Lovely, Cold and Dead
It was another magnificent dawn on Oahu, the sea soft and rumpled and the sun blazing up from the horizon, an offshore breeze scattering plumeria fragrance across the frothy waves. Flying fish darting over the crests, dolphins chasing them, a mother whale and calf spouting as they rolled northwards. A morning when you already know the waves will be good and it will be a day to remember.
I waded out with my surfboard looking for the best entry and she bumped my knee. A woman long and slim in near-transparent red underwear, face down in the surf. Her features sharp and beautiful, her short chestnut hair plastered to her cold skull.
I dropped my board and held her in my arms, stunned by her beauty and death. If I could keep holding her maybe she wouldn’t really be dead. I was already caught by her high cheekbones and thin purposeful lips, the subtle arch of her brow, her long slender neck in my hands. And so overwhelmed I would have died to protect her.
When I carried her ashore her long legs dragged in the surf as if the ocean didn’t want to let her go, this sylphlike mermaid beauty. Sorrow overwhelmed me—how could I get her back, this lovely person?
Already cars were racing up and down Ala Moana Boulevard. When you’re holding a corpse I your arms how bizarre seems the human race—where were all these people hurrying to in this horrible moment with this beautiful young woman dead?
I did the usual. Being known to the Honolulu cops I had to call them. I’d done time and didn’t want to do more. Don’t believe for a second what anyone tells you—being inside is a huge disincentive. Jail tattoos not just your skin; it nails your soul. No matter what you do, no matter what you want, you don’t want to go back there. Not ever.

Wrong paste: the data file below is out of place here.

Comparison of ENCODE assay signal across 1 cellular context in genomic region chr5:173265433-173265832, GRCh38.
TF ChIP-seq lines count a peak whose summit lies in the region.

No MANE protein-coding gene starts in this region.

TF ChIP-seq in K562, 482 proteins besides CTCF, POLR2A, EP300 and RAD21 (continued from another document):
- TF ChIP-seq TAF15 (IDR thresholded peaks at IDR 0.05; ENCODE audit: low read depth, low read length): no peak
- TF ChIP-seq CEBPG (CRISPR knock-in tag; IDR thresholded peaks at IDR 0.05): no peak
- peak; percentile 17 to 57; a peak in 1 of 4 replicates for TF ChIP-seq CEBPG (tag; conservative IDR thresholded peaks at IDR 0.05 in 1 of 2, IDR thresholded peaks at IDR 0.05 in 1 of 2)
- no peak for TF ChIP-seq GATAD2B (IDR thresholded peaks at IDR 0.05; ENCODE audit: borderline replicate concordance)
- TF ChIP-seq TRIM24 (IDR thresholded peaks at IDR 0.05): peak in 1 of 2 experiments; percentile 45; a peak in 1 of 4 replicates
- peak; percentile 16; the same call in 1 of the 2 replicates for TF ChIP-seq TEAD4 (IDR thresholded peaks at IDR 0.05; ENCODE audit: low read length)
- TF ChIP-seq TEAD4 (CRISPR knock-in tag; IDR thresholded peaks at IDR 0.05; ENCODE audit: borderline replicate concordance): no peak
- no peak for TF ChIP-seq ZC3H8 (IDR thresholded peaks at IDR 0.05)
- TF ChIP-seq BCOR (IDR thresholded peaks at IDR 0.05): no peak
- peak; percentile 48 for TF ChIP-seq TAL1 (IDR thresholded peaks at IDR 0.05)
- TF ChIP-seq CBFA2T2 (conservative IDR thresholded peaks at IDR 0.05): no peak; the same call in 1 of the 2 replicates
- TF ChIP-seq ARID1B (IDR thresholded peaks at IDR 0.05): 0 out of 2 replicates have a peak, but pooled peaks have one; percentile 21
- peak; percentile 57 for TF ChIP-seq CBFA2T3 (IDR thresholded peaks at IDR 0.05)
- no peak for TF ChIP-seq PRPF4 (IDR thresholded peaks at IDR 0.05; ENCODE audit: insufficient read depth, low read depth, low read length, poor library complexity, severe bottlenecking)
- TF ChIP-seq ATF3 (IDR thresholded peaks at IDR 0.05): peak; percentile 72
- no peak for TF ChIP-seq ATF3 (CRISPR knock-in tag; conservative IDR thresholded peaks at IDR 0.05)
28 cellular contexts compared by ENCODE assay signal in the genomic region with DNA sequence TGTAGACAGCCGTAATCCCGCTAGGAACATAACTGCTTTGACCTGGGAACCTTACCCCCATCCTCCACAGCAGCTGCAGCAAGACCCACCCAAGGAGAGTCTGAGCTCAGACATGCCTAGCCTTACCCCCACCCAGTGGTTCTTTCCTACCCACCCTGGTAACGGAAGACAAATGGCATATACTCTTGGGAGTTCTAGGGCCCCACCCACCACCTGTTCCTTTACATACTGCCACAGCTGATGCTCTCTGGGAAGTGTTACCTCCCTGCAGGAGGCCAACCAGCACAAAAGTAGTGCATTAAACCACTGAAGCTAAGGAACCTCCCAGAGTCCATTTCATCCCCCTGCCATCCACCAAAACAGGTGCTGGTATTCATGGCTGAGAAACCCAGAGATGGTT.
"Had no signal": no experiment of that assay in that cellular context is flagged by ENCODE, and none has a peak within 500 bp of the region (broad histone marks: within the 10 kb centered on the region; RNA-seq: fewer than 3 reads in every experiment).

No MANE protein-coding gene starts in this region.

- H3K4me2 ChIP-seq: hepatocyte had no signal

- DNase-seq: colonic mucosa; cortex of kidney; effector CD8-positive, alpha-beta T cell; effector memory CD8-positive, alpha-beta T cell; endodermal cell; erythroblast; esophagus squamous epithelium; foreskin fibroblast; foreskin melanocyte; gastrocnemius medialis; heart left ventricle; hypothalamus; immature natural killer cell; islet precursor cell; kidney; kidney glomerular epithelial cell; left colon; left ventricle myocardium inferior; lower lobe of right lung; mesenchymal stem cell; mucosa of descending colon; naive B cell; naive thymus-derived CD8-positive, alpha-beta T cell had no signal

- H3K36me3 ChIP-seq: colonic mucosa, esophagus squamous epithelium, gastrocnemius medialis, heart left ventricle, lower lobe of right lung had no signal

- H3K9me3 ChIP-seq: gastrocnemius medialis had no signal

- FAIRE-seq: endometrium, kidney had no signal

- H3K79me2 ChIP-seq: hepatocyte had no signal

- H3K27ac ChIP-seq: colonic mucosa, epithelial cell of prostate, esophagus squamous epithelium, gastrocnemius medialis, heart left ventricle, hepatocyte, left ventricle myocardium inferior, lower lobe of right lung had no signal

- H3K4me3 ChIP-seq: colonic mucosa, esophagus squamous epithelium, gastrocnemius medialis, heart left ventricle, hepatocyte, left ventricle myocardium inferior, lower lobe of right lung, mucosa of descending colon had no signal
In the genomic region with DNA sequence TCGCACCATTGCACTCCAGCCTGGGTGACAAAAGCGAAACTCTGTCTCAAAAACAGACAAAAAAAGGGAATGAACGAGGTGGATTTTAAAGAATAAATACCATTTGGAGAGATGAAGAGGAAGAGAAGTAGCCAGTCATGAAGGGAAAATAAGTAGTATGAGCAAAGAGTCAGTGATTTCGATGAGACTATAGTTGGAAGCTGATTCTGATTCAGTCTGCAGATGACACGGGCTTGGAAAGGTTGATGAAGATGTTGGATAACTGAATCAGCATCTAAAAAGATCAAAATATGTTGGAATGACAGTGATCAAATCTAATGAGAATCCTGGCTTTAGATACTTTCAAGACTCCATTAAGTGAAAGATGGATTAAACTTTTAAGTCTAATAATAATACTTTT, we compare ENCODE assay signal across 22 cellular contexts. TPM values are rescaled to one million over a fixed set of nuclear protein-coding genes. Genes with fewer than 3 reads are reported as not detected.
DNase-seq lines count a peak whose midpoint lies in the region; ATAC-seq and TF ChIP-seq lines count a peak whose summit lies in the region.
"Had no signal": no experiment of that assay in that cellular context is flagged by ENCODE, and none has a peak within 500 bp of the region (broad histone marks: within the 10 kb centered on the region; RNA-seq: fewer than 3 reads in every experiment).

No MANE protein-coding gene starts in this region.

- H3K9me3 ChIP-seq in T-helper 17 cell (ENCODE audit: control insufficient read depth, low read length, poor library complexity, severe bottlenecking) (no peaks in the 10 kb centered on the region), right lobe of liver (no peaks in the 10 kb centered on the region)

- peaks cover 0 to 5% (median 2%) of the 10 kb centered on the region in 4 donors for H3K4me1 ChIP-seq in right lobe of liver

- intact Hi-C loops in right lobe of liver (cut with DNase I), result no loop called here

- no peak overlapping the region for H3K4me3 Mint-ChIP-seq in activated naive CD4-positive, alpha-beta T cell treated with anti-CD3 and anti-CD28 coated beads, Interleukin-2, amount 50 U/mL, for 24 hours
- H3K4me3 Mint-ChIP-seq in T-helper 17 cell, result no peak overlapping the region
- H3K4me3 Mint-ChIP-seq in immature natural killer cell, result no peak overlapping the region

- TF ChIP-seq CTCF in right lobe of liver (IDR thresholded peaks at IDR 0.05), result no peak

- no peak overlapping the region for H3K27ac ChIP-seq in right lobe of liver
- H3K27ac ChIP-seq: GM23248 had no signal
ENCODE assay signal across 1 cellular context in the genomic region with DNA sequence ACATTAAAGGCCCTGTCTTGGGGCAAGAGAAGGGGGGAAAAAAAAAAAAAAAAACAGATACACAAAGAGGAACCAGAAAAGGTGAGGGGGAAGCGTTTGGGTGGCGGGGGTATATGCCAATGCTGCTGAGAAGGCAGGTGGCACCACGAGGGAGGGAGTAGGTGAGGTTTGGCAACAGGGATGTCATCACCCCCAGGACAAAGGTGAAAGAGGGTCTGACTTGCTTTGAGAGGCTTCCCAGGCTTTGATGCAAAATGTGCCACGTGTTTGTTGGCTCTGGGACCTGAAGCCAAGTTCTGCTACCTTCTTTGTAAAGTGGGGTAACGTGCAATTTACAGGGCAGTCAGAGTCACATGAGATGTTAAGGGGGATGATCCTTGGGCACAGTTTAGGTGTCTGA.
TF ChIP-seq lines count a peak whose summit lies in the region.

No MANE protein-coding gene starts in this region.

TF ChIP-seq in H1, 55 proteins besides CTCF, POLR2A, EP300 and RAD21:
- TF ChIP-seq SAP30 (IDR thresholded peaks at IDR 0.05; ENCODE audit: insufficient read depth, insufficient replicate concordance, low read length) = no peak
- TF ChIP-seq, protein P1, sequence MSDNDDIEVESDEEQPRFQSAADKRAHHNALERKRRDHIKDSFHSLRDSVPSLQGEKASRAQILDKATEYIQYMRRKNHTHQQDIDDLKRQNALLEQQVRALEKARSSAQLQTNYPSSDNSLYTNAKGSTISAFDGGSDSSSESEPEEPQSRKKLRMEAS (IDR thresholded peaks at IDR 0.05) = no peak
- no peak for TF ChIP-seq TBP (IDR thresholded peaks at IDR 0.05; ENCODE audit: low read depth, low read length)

So Benny Olivera shows up with his flashers flashing. If you want a sorry cop Benny will fill your bill. Damn cruiser the size of a humpback whale with lights going on and off all over the place, could’ve been a nuclear reaction—by the way why would anyone want a family that’s nuclear? Life’s dangerous enough.
So I explain Benny what happened. He’s hapa Pilipino—half Filipino—and doesn’t completely trust us hapa haoles, part white and part Hawaiian. To a kanaka maoli, a native Hawaiian, or to someone whose ancestors were indentured here like the Japanese or in Benny’s case Filipinos, there’s still mistrust. Didn’t the haoles steal the whole archipelago for a handful of beads? Didn’t they bring diseases that cut the Hawaiian population by ninety percent? And then shipped hundreds of the survivors to leprosy colonies on Molokai? While descendants of the original missionaries took over most of the land and became huge corporations that turned the Hawaiians, Filipinos, Japanese and others into serfs? Those corporations that now own most of Hawaii, its mainline media, banks and politicians?
I’m holding this lissome young woman cold as a fish in my arms and Benny says lie her down on the hard sidewalk and the ambulance comes—more flashing lights and she’s gone under a yellow tarp and I never saw her again.
Couldn’t surf. Went home and brewed a triple espresso and my heart was down in my feet. Sat on the lanai and tried to figure out life and death and what had happened to this beautiful woman. Mojo the dachshund huffed up on the chair beside me, annoyed that I hadn’t taken him surfing. Puma the cat curled up on my lap but I didn’t scratch her so she went and sat in the sun. I’d seen plenty of death but this one got to me. She’d been young, pretty and athletic. Somehow the strong classic lines of her face denoted brains, determination and hard work. How did she end up drowned in Kewalo Basin? Benny’s bosses at the cop shop would no doubt soon provide the answer.
Bestselling novelist, international energy expert, war and human rights correspondent and award winning poet Mike Bond has lived and worked in many dangerous, remote and war-torn regions of the world. His critically acclaimed novels depict the innate hunger of the human heart for good, the intense joys of love, the terror and fury of battle, the sinister vagaries of international politics and multinational corporations, and the vanishing beauty of the natural world.